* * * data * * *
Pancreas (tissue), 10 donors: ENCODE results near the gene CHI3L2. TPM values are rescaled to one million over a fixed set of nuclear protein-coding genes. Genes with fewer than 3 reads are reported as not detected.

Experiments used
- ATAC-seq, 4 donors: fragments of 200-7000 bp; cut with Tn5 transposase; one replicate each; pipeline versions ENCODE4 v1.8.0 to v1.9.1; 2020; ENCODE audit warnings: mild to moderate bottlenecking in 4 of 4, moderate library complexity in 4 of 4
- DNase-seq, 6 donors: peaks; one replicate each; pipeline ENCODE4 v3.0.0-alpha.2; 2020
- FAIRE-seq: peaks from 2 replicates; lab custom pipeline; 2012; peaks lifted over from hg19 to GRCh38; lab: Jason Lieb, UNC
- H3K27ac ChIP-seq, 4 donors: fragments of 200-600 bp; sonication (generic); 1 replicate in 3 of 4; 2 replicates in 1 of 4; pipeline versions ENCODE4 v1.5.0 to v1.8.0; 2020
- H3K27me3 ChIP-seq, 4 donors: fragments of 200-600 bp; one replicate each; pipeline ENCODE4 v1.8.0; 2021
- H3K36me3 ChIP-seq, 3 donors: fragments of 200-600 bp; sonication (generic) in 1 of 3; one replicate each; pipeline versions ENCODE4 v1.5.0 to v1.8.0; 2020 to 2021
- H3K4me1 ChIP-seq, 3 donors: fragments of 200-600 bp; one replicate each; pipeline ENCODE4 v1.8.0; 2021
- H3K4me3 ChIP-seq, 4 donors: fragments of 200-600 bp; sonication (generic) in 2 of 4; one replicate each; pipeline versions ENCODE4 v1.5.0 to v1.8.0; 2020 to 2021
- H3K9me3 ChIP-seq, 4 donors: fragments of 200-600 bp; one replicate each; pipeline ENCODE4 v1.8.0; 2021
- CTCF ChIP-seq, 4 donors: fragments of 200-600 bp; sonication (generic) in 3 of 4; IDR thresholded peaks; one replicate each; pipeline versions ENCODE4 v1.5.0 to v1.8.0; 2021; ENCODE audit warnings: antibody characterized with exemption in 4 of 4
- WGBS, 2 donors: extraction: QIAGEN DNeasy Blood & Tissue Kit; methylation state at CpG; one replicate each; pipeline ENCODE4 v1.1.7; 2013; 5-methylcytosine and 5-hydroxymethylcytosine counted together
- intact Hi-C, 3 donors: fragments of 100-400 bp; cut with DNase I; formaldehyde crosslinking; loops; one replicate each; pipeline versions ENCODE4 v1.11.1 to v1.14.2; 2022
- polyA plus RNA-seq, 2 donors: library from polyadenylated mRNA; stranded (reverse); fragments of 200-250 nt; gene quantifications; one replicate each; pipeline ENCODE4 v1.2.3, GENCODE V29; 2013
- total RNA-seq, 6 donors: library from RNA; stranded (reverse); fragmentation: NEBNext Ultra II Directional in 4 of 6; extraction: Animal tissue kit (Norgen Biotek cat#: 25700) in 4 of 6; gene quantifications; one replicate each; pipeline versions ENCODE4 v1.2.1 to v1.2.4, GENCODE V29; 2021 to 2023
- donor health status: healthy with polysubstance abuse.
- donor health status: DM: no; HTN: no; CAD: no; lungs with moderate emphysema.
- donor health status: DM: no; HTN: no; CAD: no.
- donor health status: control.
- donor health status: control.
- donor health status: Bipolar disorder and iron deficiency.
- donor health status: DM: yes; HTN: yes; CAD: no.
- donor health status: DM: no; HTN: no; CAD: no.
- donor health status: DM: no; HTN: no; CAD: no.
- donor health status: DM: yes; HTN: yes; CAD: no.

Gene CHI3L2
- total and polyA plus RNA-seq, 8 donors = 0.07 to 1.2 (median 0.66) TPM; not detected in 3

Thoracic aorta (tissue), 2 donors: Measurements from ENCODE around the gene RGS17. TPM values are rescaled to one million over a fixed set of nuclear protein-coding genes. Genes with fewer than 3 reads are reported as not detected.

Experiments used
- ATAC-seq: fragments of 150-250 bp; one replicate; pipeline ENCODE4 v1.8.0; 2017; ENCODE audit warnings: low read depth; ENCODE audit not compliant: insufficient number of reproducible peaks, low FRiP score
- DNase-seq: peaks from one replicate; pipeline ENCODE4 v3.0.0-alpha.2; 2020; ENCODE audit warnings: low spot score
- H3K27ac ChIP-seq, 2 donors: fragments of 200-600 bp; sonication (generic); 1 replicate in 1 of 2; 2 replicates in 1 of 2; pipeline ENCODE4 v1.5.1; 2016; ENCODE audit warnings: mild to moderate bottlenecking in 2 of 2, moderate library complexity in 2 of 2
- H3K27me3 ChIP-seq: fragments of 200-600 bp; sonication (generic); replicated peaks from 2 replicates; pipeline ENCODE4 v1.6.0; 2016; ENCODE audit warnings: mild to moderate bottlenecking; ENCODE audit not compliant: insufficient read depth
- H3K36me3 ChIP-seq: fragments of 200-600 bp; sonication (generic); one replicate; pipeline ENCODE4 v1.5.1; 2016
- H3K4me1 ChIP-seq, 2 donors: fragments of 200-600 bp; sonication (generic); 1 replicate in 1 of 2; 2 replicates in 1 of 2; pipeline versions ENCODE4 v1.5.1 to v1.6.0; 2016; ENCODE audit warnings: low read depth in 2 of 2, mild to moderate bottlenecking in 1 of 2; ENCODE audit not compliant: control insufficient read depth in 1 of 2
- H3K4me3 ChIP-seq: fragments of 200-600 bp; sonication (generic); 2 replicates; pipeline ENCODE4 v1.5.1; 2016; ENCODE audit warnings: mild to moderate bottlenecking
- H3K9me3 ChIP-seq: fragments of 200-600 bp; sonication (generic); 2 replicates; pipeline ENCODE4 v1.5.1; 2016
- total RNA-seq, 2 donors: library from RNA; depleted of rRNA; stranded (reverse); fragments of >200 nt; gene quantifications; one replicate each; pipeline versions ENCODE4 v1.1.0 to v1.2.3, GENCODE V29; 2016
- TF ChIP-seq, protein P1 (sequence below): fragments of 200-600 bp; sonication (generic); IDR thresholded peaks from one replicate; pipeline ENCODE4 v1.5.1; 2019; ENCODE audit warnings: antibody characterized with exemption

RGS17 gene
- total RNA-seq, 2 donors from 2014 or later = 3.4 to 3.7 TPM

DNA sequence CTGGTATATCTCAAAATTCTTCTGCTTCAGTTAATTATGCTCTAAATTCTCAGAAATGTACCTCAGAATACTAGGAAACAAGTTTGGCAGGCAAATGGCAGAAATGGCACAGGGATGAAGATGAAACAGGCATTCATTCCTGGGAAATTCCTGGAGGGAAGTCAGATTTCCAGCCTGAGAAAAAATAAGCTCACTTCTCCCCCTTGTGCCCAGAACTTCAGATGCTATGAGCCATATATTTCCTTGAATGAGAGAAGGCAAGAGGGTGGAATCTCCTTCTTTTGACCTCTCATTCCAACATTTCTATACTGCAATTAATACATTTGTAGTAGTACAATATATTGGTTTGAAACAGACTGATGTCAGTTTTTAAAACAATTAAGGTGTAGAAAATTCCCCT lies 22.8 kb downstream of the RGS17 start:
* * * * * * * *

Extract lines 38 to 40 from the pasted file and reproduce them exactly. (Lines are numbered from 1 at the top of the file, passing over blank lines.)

- H3K9me3 ChIP-seq: fragments of 200-600 bp; sonication (generic); 2 replicates; pipeline ENCODE4 v1.5.1; 2016
- total RNA-seq, 2 donors: library from RNA; depleted of rRNA; stranded (reverse); fragments of >200 nt; gene quantifications; one replicate each; pipeline versions ENCODE4 v1.1.0 to v1.2.3, GENCODE V29; 2016
- TF ChIP-seq, protein P1 (sequence below): fragments of 200-600 bp; sonication (generic); IDR thresholded peaks from one replicate; pipeline ENCODE4 v1.5.1; 2019; ENCODE audit warnings: antibody characterized with exemption